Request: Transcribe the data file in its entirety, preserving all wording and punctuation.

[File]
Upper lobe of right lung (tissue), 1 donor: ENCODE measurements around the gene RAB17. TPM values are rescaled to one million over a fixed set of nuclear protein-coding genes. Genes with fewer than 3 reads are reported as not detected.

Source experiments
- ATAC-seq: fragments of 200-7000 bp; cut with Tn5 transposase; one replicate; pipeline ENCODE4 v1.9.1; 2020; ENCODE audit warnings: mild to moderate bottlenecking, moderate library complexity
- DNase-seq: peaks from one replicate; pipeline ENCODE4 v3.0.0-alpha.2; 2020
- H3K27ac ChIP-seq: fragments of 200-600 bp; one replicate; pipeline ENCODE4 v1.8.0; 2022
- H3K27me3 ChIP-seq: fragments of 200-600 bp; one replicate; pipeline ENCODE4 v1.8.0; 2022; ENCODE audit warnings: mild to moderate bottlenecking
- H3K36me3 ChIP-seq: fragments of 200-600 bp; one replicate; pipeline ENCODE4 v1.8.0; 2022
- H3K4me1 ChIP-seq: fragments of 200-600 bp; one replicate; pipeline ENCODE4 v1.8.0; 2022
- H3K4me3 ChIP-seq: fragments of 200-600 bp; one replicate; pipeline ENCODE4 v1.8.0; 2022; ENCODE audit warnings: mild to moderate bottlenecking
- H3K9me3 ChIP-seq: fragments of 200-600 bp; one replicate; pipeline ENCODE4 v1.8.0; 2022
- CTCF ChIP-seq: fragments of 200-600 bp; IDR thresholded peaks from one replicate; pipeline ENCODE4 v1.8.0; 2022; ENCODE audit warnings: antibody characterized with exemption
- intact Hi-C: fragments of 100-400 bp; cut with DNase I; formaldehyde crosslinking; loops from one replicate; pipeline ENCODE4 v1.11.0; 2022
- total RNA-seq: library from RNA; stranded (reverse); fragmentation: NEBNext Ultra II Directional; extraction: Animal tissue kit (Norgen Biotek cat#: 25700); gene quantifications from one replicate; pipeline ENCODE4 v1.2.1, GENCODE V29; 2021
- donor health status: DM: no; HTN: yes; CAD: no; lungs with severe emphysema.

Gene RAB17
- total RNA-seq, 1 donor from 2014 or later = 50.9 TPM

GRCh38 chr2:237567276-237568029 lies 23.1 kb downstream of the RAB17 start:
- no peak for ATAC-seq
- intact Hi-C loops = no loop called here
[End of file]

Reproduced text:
Upper lobe of right lung (tissue), 1 donor: ENCODE measurements around the gene RAB17. TPM values are rescaled to one million over a fixed set of nuclear protein-coding genes. Genes with fewer than 3 reads are reported as not detected.

Source experiments
- ATAC-seq: fragments of 200-7000 bp; cut with Tn5 transposase; one replicate; pipeline ENCODE4 v1.9.1; 2020; ENCODE audit warnings: mild to moderate bottlenecking, moderate library complexity
- DNase-seq: peaks from one replicate; pipeline ENCODE4 v3.0.0-alpha.2; 2020
- H3K27ac ChIP-seq: fragments of 200-600 bp; one replicate; pipeline ENCODE4 v1.8.0; 2022
- H3K27me3 ChIP-seq: fragments of 200-600 bp; one replicate; pipeline ENCODE4 v1.8.0; 2022; ENCODE audit warnings: mild to moderate bottlenecking
- H3K36me3 ChIP-seq: fragments of 200-600 bp; one replicate; pipeline ENCODE4 v1.8.0; 2022
- H3K4me1 ChIP-seq: fragments of 200-600 bp; one replicate; pipeline ENCODE4 v1.8.0; 2022
- H3K4me3 ChIP-seq: fragments of 200-600 bp; one replicate; pipeline ENCODE4 v1.8.0; 2022; ENCODE audit warnings: mild to moderate bottlenecking
- H3K9me3 ChIP-seq: fragments of 200-600 bp; one replicate; pipeline ENCODE4 v1.8.0; 2022
- CTCF ChIP-seq: fragments of 200-600 bp; IDR thresholded peaks from one replicate; pipeline ENCODE4 v1.8.0; 2022; ENCODE audit warnings: antibody characterized with exemption
- intact Hi-C: fragments of 100-400 bp; cut with DNase I; formaldehyde crosslinking; loops from one replicate; pipeline ENCODE4 v1.11.0; 2022
- total RNA-seq: library from RNA; stranded (reverse); fragmentation: NEBNext Ultra II Directional; extraction: Animal tissue kit (Norgen Biotek cat#: 25700); gene quantifications from one replicate; pipeline ENCODE4 v1.2.1, GENCODE V29; 2021
- donor health status: DM: no; HTN: yes; CAD: no; lungs with severe emphysema.

Gene RAB17
- total RNA-seq, 1 donor from 2014 or later = 50.9 TPM

GRCh38 chr2:237567276-237568029 lies 23.1 kb downstream of the RAB17 start:
- no peak for ATAC-seq
- intact Hi-C loops = no loop called here